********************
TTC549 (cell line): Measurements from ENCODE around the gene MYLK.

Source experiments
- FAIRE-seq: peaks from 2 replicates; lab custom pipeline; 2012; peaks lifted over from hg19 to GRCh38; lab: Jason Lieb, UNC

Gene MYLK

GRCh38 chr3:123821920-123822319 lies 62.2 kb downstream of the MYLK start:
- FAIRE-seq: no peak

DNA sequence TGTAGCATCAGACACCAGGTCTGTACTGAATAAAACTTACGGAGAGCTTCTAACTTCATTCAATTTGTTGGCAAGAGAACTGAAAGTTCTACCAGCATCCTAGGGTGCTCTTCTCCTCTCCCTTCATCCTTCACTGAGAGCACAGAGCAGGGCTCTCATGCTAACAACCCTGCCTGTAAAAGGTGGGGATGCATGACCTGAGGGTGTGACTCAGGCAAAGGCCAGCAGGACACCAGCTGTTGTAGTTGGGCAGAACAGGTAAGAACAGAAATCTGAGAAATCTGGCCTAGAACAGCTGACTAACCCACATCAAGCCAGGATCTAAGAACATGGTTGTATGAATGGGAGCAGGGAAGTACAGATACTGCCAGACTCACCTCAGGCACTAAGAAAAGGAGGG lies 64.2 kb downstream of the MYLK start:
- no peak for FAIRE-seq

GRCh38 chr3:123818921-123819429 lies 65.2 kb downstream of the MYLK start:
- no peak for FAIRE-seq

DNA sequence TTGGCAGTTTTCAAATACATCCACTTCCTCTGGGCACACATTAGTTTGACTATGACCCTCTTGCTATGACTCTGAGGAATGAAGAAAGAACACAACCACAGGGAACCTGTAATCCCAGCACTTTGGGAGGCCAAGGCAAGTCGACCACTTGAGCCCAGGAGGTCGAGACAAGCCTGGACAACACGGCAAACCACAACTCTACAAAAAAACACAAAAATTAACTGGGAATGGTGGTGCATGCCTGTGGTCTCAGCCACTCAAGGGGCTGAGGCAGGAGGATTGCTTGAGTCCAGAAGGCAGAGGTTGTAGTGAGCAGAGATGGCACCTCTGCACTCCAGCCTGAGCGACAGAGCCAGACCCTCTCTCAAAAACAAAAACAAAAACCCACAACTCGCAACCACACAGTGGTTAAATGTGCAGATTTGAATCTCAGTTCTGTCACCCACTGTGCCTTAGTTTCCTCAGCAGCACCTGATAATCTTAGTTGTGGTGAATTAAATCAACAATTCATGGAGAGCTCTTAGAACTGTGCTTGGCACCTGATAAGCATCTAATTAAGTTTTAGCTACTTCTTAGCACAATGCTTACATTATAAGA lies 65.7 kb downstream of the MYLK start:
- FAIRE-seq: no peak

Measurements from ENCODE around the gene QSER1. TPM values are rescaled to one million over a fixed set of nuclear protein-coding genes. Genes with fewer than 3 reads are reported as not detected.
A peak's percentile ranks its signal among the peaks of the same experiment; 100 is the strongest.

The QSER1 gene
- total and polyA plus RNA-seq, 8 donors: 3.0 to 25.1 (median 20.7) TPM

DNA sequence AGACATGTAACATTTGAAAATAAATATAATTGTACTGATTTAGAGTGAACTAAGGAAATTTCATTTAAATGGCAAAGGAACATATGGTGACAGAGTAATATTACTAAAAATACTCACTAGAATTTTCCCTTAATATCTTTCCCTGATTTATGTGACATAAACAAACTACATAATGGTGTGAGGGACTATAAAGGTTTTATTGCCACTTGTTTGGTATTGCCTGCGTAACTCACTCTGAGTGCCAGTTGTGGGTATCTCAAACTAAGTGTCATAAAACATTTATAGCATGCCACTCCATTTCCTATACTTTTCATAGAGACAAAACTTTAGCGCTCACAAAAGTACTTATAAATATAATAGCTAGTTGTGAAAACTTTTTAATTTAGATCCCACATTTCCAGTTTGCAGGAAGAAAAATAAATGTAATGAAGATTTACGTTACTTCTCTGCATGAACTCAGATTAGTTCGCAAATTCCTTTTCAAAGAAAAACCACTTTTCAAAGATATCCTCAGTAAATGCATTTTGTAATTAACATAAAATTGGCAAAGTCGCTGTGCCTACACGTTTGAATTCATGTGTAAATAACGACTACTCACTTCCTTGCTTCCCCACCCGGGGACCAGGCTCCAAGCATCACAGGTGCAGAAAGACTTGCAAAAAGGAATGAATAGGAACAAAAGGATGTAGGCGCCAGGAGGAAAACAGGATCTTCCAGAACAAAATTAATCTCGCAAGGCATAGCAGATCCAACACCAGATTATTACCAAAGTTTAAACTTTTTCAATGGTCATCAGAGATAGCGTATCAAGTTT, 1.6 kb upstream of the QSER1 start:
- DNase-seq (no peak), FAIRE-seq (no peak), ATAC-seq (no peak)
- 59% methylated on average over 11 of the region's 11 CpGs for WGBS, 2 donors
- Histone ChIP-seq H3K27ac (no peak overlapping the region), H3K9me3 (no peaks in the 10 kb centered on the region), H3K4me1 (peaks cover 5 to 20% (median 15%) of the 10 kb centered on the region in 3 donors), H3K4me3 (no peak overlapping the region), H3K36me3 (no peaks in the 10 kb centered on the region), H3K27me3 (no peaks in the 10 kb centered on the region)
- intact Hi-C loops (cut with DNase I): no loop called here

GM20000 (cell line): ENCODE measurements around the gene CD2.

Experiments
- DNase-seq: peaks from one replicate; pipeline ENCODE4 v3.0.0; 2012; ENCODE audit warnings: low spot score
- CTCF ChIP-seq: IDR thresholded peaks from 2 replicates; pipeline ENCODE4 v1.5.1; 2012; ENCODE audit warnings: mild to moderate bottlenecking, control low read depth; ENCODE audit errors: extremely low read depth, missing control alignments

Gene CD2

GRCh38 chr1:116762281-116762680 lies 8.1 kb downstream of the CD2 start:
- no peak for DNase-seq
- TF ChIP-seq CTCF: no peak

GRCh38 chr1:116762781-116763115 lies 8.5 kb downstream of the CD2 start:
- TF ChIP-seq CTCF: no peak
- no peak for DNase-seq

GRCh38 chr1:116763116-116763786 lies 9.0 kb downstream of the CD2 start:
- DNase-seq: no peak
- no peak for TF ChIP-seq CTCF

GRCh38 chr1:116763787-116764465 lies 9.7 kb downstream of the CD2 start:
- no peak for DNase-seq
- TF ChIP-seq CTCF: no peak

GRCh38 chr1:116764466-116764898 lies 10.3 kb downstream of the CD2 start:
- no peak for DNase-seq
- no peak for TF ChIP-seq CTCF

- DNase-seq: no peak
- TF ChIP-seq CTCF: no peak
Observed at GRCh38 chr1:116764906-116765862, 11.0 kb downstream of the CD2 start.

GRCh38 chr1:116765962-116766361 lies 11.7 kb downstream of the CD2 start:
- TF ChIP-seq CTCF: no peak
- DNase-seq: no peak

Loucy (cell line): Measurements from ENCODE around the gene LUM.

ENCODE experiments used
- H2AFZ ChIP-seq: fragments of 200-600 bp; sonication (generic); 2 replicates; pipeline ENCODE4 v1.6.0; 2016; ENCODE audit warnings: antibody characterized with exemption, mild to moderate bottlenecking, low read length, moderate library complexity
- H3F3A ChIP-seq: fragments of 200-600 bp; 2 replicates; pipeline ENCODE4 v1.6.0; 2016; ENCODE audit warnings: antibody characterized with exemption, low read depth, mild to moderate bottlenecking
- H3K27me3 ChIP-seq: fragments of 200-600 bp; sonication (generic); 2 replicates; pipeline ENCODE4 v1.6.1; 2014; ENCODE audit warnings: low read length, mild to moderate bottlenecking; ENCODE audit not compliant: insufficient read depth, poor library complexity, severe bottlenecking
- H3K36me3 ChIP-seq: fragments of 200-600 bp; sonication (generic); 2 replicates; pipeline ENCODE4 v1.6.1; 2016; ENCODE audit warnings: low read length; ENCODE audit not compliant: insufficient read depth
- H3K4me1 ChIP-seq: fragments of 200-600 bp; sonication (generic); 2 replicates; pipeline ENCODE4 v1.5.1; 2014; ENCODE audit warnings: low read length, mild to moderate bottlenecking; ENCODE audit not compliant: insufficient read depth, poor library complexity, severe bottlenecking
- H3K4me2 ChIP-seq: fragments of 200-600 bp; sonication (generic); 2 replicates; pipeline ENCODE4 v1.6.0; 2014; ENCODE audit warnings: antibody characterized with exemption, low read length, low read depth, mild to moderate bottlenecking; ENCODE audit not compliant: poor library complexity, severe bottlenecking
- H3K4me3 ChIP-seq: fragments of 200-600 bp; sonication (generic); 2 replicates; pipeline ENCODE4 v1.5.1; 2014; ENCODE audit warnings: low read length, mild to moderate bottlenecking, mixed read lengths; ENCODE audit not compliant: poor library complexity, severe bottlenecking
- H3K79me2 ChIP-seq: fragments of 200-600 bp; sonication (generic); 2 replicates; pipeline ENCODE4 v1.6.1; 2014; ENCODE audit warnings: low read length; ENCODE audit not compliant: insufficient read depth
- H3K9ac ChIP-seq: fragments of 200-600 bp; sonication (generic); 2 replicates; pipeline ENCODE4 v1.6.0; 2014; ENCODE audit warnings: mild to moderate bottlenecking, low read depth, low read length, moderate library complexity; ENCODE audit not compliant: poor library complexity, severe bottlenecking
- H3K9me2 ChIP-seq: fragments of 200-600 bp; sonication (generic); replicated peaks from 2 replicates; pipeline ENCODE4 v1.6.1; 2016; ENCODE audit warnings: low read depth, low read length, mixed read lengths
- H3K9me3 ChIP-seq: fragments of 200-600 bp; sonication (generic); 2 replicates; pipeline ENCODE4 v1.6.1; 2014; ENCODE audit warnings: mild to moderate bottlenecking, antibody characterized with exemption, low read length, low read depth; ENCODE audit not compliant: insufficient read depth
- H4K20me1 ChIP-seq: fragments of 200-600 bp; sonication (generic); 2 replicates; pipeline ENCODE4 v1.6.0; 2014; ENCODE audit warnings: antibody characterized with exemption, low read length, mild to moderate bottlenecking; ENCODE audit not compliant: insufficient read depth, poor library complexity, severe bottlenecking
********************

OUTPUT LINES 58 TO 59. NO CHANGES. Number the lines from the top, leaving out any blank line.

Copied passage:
- H3K9ac ChIP-seq: fragments of 200-600 bp; sonication (generic); 2 replicates; pipeline ENCODE4 v1.6.0; 2014; ENCODE audit warnings: mild to moderate bottlenecking, low read depth, low read length, moderate library complexity; ENCODE audit not compliant: poor library complexity, severe bottlenecking
- H3K9me2 ChIP-seq: fragments of 200-600 bp; sonication (generic); replicated peaks from 2 replicates; pipeline ENCODE4 v1.6.1; 2016; ENCODE audit warnings: low read depth, low read length, mixed read lengths